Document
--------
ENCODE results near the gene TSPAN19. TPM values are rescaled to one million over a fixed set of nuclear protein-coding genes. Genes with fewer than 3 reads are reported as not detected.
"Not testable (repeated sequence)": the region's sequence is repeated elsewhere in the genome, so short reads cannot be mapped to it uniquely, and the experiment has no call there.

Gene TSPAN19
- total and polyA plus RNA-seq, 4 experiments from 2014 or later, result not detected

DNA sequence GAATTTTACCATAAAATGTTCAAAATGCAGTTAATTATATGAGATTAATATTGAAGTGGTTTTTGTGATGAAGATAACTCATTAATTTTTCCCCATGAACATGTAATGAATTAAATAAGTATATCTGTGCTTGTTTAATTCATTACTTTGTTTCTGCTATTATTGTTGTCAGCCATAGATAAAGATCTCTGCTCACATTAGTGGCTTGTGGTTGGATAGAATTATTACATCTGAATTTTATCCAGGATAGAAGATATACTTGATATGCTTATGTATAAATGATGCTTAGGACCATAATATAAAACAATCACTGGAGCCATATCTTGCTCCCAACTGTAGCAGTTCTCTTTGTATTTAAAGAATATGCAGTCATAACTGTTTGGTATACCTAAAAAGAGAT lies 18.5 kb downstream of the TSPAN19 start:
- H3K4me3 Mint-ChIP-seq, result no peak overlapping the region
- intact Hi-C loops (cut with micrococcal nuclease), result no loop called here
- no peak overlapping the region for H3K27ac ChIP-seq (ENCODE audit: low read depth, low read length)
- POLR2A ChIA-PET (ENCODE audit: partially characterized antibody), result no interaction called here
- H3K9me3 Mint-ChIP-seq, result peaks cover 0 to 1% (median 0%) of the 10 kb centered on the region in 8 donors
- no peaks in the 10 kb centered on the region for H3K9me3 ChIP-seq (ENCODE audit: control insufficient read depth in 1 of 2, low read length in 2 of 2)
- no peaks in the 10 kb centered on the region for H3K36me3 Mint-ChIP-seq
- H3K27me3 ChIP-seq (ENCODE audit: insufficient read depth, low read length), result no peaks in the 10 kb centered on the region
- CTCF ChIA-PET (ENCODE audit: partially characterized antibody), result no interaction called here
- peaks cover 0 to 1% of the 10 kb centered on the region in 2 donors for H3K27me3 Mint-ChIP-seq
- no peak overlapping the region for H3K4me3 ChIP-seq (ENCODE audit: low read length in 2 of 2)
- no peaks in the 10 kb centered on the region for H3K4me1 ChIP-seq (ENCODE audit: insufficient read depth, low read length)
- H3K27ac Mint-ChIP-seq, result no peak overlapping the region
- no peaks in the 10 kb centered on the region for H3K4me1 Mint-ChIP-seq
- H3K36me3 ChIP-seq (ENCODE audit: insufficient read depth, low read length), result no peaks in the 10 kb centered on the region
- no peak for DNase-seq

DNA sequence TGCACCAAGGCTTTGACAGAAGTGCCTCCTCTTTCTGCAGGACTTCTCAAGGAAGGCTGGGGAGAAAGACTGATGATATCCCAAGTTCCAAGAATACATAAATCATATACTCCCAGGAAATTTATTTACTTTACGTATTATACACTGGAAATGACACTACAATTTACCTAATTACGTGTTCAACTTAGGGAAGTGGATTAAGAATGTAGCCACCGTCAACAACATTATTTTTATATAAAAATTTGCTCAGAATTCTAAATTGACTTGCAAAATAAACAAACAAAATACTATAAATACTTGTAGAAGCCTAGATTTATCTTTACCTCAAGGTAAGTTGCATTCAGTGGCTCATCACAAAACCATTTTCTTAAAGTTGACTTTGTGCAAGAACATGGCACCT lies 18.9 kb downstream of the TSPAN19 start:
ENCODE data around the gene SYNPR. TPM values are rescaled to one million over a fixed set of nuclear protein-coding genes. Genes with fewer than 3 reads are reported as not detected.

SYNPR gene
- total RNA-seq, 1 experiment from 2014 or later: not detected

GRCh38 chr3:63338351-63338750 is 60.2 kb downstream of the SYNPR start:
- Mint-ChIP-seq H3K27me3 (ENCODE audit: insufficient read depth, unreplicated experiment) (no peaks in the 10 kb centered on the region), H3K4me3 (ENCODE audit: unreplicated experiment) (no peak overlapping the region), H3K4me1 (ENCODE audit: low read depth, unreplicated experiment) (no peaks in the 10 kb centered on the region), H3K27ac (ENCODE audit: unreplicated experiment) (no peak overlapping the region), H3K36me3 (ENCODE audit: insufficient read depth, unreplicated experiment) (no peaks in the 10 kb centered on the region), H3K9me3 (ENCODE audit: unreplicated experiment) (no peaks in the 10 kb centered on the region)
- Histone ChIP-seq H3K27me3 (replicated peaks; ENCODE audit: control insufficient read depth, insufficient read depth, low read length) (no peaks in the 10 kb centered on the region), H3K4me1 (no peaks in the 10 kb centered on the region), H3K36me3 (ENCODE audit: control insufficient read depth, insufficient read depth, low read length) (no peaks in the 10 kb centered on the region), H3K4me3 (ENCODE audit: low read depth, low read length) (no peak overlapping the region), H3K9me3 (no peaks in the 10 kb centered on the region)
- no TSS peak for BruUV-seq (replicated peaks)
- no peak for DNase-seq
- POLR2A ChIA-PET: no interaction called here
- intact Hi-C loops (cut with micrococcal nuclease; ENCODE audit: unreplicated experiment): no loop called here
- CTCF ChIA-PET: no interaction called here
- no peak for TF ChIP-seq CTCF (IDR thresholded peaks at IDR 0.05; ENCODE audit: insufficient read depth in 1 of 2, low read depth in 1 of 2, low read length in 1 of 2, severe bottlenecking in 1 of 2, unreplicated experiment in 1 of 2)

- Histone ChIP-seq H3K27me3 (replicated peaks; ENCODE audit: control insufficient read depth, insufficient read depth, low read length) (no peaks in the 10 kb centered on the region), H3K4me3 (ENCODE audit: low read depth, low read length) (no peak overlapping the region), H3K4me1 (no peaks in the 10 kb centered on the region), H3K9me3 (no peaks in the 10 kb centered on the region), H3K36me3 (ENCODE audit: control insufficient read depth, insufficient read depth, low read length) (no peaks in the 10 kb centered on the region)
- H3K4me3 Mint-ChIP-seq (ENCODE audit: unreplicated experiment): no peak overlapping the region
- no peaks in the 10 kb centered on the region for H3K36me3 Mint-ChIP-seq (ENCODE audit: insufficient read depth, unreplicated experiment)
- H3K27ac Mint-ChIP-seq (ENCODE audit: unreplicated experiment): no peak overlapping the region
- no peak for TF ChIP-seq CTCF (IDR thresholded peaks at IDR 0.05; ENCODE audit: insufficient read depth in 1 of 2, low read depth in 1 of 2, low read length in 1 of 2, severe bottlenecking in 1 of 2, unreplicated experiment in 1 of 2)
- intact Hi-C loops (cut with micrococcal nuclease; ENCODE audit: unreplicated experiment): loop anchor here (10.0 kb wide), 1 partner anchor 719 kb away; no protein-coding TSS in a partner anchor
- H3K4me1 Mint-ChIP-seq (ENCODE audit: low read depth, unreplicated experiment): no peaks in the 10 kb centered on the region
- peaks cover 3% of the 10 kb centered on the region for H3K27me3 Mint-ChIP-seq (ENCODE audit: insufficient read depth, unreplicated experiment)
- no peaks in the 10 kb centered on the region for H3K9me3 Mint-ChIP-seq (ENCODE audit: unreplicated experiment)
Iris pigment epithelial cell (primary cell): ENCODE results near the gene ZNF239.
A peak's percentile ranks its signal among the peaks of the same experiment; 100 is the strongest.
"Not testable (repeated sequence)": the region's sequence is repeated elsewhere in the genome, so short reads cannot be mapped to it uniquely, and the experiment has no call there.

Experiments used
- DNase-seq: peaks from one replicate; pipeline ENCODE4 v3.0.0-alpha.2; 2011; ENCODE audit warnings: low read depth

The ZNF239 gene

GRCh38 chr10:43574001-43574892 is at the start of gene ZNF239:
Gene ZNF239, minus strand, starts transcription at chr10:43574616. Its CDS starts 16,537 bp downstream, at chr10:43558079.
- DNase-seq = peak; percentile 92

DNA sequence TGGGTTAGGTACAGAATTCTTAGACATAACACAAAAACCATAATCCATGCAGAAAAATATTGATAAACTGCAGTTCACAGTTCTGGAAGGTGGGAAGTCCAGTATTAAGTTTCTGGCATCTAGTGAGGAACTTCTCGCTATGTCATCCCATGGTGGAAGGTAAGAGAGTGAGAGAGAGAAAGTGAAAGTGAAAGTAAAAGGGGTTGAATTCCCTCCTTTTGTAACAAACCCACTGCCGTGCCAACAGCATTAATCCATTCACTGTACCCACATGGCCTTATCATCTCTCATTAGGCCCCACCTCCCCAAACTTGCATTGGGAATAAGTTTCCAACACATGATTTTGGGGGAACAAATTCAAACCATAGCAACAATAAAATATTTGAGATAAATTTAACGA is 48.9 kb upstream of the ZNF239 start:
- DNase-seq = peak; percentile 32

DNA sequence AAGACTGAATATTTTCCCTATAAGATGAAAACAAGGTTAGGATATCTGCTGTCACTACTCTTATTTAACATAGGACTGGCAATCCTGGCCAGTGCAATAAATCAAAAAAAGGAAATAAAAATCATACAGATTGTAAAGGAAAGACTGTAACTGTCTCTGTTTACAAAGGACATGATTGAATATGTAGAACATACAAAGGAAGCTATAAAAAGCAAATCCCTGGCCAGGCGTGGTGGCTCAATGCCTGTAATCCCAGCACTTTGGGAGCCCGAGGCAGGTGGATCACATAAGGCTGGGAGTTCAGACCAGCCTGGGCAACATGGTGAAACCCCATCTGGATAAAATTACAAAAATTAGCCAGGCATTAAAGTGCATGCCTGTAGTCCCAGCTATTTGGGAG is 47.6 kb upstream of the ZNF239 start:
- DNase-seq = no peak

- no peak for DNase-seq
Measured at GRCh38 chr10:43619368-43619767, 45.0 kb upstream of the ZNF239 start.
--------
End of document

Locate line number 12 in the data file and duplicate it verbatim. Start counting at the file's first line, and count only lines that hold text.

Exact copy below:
- no peaks in the 10 kb centered on the region for H3K36me3 Mint-ChIP-seq